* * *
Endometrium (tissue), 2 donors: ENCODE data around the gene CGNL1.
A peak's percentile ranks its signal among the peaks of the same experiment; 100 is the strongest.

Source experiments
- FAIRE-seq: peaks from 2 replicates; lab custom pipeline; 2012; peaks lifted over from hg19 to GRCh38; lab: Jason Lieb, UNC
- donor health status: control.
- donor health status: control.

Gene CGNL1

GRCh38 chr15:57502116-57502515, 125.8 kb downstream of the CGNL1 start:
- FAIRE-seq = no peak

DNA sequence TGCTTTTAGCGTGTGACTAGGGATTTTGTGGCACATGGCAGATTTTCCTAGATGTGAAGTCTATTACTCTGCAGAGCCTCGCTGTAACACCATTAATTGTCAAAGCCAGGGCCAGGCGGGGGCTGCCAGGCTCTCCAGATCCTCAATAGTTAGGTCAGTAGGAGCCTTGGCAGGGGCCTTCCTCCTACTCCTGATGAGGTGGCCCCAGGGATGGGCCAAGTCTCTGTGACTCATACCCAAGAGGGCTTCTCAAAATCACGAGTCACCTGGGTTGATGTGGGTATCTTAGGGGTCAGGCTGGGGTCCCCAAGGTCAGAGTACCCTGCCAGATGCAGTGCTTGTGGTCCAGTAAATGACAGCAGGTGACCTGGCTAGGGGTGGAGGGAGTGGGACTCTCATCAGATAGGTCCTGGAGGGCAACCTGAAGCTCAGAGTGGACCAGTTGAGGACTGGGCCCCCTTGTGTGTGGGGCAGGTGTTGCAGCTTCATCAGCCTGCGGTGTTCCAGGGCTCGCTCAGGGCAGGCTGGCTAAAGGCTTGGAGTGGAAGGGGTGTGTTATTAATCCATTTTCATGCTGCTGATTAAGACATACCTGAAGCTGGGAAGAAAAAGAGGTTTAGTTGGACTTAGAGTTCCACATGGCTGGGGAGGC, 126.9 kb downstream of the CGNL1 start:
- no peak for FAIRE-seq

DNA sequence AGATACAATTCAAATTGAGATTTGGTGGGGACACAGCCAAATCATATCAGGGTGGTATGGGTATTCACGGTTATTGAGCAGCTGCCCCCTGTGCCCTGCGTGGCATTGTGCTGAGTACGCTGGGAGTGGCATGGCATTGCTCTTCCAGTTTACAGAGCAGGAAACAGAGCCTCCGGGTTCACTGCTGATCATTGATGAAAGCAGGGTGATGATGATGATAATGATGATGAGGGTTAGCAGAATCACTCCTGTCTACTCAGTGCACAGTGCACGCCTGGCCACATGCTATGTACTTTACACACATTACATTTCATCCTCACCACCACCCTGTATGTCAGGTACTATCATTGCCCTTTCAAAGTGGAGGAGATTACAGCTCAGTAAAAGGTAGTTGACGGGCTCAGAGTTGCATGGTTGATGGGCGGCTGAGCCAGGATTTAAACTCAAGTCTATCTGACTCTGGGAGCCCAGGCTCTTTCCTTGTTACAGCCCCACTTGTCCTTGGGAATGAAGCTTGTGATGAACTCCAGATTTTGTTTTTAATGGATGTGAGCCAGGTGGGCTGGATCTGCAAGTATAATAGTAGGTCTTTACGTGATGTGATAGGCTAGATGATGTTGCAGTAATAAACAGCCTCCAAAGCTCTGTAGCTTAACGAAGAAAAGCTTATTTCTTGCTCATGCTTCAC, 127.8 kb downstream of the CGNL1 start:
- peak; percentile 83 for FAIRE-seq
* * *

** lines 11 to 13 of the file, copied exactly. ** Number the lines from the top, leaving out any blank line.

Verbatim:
- no peak for FAIRE-seq

DNA sequence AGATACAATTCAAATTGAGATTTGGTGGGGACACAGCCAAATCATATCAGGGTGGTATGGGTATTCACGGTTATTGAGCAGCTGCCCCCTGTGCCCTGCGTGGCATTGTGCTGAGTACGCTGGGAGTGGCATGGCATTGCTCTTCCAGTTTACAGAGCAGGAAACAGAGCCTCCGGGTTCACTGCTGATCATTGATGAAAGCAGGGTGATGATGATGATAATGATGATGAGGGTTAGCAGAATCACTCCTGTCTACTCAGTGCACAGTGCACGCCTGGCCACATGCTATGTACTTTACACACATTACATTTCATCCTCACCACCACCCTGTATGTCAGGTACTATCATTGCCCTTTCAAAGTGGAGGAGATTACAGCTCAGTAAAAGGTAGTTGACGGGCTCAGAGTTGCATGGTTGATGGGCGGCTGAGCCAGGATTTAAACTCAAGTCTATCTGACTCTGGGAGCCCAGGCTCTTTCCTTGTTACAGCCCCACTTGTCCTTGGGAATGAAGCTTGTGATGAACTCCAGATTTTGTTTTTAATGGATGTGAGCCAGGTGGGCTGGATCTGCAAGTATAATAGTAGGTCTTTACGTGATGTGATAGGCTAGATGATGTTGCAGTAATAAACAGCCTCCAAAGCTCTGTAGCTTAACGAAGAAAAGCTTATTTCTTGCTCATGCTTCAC, 127.8 kb downstream of the CGNL1 start:
- peak; percentile 83 for FAIRE-seq